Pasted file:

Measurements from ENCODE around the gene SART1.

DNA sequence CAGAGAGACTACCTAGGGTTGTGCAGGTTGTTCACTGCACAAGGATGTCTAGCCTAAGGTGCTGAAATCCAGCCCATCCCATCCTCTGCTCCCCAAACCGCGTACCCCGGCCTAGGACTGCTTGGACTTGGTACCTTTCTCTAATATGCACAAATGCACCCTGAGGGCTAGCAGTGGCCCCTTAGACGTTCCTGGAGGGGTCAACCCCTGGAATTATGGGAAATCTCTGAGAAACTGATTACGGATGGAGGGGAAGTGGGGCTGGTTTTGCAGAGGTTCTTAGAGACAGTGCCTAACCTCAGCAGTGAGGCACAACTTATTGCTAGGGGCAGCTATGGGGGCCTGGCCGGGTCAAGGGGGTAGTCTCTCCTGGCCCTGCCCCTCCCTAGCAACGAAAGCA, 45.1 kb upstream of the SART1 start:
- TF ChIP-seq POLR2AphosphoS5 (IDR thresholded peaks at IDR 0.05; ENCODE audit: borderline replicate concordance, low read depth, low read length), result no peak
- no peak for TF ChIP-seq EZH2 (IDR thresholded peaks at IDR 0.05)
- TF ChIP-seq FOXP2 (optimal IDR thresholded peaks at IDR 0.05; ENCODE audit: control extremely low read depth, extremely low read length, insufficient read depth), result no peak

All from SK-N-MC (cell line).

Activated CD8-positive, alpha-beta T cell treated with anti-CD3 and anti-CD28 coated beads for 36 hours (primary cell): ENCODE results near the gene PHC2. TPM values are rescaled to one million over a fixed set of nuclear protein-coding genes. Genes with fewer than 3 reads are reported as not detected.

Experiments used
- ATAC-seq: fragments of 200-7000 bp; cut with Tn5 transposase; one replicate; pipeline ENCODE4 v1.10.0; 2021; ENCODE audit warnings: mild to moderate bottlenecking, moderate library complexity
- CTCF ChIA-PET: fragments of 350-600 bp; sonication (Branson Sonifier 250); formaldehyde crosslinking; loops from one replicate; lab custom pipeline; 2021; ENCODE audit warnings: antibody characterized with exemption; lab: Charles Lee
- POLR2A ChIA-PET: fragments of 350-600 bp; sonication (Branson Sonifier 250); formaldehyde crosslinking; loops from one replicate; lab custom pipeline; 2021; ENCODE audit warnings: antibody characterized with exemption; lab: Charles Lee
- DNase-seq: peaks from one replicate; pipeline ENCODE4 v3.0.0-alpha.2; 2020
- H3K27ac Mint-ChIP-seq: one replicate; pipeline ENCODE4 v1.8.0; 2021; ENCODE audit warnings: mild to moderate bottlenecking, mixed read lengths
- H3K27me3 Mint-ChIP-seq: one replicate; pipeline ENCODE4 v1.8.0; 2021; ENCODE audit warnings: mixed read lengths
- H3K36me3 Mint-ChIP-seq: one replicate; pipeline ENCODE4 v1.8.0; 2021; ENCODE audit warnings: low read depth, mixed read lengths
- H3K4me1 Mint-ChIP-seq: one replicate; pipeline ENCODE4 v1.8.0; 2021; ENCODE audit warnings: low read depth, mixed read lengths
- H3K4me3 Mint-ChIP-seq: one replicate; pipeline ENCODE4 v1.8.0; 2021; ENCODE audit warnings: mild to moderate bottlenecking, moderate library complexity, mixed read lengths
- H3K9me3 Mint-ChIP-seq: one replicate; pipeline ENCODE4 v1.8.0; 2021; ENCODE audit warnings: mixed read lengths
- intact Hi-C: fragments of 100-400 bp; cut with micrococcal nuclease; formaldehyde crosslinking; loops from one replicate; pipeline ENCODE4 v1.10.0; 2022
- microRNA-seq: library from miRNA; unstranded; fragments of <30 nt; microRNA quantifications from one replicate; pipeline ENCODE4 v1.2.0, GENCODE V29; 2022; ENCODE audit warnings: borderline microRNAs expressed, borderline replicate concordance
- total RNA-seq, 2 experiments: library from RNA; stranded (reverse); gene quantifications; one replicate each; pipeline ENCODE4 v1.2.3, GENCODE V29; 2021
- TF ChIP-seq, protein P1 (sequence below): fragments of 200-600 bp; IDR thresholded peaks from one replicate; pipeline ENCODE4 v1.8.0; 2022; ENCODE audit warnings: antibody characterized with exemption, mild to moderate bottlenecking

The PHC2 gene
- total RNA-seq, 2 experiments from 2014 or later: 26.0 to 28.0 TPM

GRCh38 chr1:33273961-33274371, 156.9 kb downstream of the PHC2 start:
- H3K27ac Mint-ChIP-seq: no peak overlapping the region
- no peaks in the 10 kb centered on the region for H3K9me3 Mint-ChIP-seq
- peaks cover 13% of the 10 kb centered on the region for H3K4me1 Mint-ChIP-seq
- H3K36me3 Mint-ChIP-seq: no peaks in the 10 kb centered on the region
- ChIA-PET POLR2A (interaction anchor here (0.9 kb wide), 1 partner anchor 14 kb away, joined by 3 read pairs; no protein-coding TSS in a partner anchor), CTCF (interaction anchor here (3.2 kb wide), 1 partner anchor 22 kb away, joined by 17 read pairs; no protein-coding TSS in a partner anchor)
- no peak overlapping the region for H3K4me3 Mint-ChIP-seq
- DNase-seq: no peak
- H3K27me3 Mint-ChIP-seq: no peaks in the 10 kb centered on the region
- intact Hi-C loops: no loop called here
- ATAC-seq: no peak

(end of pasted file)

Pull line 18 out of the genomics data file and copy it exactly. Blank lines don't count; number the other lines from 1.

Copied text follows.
- H3K9me3 Mint-ChIP-seq: one replicate; pipeline ENCODE4 v1.8.0; 2021; ENCODE audit warnings: mixed read lengths